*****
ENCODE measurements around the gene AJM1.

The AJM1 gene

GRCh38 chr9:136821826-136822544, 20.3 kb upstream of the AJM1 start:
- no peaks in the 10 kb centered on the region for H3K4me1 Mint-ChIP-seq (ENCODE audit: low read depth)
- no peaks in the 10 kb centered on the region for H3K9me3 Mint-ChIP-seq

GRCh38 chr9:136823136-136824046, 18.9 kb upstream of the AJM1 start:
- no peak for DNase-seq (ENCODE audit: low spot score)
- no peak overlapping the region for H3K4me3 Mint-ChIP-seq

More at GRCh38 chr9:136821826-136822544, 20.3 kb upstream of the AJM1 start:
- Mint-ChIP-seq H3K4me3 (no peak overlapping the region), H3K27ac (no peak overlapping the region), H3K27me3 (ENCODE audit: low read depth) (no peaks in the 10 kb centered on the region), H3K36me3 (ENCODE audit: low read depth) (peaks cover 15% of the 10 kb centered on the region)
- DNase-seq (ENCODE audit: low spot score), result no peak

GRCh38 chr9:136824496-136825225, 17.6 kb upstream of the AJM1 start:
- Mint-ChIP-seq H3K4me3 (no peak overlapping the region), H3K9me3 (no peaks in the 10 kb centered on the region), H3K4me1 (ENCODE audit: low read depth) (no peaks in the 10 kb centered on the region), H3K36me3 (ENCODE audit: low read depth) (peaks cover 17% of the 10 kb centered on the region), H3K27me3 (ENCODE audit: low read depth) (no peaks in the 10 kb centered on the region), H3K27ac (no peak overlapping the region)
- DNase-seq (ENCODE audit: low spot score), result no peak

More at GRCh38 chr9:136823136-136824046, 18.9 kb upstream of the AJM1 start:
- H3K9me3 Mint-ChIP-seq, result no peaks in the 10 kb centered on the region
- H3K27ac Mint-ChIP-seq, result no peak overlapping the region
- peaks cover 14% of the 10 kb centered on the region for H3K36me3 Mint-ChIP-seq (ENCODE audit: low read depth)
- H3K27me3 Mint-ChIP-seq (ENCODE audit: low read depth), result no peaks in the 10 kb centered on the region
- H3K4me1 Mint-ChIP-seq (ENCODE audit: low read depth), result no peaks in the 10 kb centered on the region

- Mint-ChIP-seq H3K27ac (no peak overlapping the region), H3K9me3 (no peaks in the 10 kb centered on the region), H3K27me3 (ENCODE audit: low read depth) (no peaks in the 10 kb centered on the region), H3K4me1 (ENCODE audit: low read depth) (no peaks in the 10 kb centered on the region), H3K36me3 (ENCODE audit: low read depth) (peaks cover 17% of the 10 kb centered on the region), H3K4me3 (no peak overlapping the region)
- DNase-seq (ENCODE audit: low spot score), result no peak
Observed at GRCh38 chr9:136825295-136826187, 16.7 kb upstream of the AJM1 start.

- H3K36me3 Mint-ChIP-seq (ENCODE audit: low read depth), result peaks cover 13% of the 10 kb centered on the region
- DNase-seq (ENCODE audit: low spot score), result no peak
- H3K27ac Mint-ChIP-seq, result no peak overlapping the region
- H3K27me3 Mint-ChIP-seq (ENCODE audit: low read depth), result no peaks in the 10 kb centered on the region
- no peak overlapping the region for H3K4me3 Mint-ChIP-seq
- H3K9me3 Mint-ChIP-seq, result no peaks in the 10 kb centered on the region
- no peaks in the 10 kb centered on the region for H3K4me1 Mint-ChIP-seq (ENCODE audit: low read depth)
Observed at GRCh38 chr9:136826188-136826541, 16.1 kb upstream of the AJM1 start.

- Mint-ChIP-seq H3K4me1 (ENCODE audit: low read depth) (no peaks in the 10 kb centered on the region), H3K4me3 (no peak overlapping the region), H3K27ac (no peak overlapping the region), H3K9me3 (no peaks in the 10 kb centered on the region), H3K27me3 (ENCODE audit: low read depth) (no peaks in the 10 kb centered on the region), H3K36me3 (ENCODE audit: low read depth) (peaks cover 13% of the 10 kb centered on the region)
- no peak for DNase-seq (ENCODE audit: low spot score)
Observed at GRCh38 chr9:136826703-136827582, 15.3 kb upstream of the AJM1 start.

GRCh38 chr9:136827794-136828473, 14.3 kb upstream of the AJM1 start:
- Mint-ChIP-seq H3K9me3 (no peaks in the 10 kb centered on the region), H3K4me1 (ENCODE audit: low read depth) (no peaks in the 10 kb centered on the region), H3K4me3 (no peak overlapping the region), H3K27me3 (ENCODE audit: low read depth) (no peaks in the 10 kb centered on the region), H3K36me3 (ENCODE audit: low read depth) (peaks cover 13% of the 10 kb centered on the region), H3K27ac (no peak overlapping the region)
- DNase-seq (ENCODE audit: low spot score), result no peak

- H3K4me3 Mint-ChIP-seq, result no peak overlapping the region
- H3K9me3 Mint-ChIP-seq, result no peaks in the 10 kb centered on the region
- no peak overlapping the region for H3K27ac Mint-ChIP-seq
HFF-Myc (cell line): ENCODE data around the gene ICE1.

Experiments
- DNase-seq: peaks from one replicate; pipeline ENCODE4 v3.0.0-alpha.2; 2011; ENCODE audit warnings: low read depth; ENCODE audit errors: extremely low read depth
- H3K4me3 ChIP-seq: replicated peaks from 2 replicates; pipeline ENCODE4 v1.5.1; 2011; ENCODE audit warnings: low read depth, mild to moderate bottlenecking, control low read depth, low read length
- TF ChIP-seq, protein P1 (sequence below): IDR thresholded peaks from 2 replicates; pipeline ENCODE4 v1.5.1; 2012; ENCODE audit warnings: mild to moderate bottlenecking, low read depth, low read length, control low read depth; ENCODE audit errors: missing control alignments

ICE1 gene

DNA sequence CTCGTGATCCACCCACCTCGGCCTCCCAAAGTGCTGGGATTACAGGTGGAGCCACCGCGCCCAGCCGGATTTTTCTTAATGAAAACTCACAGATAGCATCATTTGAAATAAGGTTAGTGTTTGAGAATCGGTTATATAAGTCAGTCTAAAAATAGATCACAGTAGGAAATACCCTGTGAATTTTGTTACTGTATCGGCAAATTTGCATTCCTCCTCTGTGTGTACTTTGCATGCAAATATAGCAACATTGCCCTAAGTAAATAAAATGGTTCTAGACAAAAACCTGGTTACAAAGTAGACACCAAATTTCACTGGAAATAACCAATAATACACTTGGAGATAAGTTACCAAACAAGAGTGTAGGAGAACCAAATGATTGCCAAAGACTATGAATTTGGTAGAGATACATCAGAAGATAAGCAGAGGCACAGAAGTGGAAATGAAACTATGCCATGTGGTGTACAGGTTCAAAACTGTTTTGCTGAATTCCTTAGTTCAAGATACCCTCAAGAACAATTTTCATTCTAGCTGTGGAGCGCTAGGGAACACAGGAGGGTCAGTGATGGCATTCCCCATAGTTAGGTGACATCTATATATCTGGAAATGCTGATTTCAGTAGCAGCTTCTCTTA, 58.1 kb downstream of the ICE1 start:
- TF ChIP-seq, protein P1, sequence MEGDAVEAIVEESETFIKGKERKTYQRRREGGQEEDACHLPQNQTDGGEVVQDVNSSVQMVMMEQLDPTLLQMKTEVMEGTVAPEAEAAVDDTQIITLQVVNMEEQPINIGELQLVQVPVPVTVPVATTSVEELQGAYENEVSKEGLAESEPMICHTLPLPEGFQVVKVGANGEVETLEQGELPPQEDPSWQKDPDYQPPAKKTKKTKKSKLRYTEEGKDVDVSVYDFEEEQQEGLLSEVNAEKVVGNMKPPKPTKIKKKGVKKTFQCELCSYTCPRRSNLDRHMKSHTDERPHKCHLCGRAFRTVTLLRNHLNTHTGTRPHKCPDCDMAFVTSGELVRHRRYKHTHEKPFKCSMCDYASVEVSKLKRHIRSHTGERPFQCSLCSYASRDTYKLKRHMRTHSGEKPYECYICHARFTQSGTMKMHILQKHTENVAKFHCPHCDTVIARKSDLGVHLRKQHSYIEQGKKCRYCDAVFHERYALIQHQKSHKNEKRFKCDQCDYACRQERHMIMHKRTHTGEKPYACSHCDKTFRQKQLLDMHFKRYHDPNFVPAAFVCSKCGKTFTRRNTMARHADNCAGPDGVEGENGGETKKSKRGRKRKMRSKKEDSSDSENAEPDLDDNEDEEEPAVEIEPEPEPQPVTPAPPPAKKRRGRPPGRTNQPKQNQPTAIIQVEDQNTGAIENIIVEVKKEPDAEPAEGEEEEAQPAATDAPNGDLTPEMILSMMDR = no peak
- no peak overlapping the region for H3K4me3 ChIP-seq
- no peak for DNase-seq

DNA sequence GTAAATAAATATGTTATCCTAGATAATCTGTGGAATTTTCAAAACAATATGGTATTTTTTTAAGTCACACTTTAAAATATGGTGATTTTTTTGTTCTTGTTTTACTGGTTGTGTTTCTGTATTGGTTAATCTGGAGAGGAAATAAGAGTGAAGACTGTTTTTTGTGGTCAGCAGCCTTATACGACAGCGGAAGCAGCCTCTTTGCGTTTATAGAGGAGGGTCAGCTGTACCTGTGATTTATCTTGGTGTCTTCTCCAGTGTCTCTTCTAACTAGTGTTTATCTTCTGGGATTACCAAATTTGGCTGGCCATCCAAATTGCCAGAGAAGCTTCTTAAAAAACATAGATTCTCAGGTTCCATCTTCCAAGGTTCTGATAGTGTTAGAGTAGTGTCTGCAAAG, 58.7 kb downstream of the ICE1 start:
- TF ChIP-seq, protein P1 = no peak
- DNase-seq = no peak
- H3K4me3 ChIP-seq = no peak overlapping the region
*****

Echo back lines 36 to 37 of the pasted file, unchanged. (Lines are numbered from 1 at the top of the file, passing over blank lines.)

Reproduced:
- Mint-ChIP-seq H3K9me3 (no peaks in the 10 kb centered on the region), H3K4me1 (ENCODE audit: low read depth) (no peaks in the 10 kb centered on the region), H3K4me3 (no peak overlapping the region), H3K27me3 (ENCODE audit: low read depth) (no peaks in the 10 kb centered on the region), H3K36me3 (ENCODE audit: low read depth) (peaks cover 13% of the 10 kb centered on the region), H3K27ac (no peak overlapping the region)
- DNase-seq (ENCODE audit: low spot score), result no peak